Tuesday, December 29, 2009

plum pudding

I decided to try a traditional dessert for Christmas this year. Plum pudding is a big to-do, it turns out, because it needs to be started a minimum of eight days before you are going to serve it.

First you soak dried fruit in 3/4 cup cognac. Then you make puddings out of it, and soak those in another 1/2 cup cognac for at least a week.

Then the big feature is that you pour flaming cognac over the top when you serve it. We had Christmas dinner at Chris and Jared's house, and sure enough it was very pretty. Chris took some video:



You also serve it with a "hard sauce" which is cognac mixed up with confectioner's sugar and a little butter. That was very tasty, but the pudding was kind of a dud.

As you may have guessed, the pudding ended up STRONGLY alcoholic in flavor and content. I was disappointed to find out that I couldn't even really taste any of the ingredients, and could only guess at what kind of fruit I was chewing on. I took one bite and pretty much exhaled pure cognac in Alex's face when I turned to him to tell him about it!

The conclusion: I very much like the idea of plum pudding, but I will need to find (or make) a recipe where cognac is an accent, not the whole point of the dish.

10 comments:

Sebastian said...

Ah, your quaint names...

It's just 'Christmas pudding', and the thing you serve it with is 'brandy butter'.

Most Christmas puddings you eat over here (it's a pretty big thing in Britland) are matured for months.

And yeah, they can be a bit too alcoholic. Depends how much you put in -- and how much you burn off.

Melissa said...

We pretty much let the thing burn out on its own, but to no avail. I was so hoping to actually taste the TEN different kinds of fruit I put in the darn thing. I could have skipped them entirely.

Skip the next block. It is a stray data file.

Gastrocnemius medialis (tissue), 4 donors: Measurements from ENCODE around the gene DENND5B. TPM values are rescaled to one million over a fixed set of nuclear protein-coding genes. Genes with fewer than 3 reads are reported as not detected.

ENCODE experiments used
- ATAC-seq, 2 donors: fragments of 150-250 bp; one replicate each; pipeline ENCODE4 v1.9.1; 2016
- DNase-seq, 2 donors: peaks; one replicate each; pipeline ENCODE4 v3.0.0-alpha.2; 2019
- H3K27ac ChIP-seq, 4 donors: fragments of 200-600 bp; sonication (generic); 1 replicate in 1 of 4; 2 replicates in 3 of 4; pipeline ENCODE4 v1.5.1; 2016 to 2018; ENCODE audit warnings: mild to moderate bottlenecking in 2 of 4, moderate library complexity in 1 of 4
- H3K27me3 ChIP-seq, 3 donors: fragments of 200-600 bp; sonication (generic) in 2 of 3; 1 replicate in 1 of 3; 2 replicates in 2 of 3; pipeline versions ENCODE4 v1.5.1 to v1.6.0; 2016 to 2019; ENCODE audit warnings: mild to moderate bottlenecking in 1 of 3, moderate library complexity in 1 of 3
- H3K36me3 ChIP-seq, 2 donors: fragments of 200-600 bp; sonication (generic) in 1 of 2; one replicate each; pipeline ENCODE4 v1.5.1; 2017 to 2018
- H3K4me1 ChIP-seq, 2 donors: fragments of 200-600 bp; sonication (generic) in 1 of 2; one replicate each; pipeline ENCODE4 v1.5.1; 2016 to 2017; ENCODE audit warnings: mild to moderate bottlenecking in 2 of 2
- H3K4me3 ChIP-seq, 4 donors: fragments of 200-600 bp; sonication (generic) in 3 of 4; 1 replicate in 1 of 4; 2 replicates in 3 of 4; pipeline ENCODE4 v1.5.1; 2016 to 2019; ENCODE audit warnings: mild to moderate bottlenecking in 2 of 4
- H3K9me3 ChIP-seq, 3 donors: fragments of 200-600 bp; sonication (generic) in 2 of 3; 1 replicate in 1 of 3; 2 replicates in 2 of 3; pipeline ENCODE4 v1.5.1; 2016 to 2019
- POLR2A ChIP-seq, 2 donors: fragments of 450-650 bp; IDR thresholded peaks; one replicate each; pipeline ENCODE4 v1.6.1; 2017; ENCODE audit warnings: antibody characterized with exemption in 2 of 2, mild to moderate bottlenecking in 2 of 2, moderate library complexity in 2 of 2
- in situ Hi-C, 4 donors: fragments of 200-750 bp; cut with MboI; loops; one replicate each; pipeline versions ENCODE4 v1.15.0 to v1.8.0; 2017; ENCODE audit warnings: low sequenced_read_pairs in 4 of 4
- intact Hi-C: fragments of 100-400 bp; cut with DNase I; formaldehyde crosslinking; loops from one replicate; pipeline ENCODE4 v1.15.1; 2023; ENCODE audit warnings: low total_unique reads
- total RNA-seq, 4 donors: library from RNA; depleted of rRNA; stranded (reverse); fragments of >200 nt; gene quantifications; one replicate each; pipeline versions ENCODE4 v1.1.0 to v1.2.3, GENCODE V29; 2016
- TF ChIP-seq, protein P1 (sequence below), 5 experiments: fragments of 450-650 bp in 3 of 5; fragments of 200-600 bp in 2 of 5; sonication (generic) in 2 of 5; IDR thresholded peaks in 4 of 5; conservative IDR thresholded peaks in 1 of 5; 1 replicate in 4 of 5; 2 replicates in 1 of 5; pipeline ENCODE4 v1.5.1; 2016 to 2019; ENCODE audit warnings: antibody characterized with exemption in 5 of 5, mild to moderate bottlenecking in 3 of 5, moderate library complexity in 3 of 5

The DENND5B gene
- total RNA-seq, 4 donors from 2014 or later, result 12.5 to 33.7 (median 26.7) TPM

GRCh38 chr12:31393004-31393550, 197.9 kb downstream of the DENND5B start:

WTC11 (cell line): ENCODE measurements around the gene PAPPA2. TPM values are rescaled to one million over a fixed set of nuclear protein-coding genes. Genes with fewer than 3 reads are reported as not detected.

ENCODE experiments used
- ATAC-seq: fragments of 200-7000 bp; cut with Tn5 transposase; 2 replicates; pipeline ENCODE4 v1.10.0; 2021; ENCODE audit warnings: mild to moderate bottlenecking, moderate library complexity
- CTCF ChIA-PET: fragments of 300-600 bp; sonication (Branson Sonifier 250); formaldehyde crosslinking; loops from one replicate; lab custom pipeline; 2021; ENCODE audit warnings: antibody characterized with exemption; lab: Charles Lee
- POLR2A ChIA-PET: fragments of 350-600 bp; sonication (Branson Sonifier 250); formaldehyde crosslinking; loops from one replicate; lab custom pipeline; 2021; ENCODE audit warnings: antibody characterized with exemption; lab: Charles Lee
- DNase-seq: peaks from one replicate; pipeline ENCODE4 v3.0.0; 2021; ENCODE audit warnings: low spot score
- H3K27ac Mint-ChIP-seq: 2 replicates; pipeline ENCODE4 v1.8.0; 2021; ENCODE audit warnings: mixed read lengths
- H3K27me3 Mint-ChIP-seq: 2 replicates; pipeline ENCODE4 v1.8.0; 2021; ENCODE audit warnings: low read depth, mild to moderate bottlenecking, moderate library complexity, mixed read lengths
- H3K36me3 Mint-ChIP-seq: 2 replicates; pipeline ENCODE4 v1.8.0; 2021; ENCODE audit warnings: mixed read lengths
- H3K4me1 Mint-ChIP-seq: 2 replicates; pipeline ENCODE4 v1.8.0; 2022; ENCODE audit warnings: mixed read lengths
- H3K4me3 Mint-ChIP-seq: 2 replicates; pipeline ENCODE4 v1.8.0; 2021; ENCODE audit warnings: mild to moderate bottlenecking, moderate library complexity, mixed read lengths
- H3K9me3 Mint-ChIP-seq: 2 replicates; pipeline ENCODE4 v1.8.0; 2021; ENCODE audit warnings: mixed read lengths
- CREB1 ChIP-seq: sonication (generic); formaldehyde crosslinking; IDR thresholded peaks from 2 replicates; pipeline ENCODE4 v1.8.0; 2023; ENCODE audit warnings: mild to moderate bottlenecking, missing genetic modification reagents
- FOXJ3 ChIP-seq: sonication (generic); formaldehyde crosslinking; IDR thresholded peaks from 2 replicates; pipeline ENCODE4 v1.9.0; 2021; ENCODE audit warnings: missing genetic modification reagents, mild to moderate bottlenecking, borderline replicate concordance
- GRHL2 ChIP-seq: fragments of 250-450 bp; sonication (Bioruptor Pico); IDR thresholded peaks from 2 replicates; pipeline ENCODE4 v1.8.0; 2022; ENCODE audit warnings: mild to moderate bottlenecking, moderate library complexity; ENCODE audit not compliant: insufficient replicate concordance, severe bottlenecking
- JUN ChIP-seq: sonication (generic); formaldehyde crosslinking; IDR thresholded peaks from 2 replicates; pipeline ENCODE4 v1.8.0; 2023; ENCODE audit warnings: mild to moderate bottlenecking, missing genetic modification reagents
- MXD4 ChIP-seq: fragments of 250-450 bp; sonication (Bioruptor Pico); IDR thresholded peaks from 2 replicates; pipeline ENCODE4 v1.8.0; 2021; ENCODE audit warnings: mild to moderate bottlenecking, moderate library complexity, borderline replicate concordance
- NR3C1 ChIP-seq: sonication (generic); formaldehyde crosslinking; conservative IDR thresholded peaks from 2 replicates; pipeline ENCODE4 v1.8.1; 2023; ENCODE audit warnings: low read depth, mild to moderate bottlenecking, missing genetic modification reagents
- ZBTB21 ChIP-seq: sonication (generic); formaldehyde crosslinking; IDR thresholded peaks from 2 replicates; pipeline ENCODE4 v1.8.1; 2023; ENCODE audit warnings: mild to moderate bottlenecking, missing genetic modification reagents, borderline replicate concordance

I rather like "brandy butter". I think I'll re-christen the hard sauce. :)

Diana said...

Melissa's mum to Seb - So, does your mum have a recipe for Christmas pudding? My grandmother had a recipe for fruitcake that was aged in brandy or rum for months but I don't know if it is the same type of thing. If you have access to an authentic recipe - share!

Melissa said...

I second the motion! How else are we poor Americans supposed to know if we're doing it right?

Sebastian said...

Ahhh... we actually had this conversation a few weeks ago, when I discovered she hadn't made a Christmas pudding...

Apparently the ones you can buy in the shops are better -- at least in the UK. Probably because they're made months in advance, and in a protective/right atmosphere.

I can probably get a good recipe though... let me email her... and the grandmother...

Un momento!

Sebastian said...

I'm being told this one is very good:
http://www.fashion-era.com/Christmas/christmas_food_beeton_pudding_recipe.htm

From 1923!

Most modern-day recipes are probably adapted from that one, I would've thought.

Diana said...

Found the recipe. You have to add .htm to the end of the address to make it work. There are actually 5 recipes there. Thanks!

Sebastian said...

There already is a .htm on the end... but it's OK, the thought of Melissa's mother saying something nerdy like that has made my day.

Diana said...

Hey! It wasn't nerdy. It was a result of copying the address from the blog, finding it didn't work, hunting around on the website till I stumbled over the pudding recipe and then noticing that the address had an additional three letters. More "monkey method" as my mother would have called it. A nerd would have noticed the difficulty and fixed it without thinking of it. Just to be clear on that point. ;)

Alex said...

Maybe next time Seb should use the anchor tag.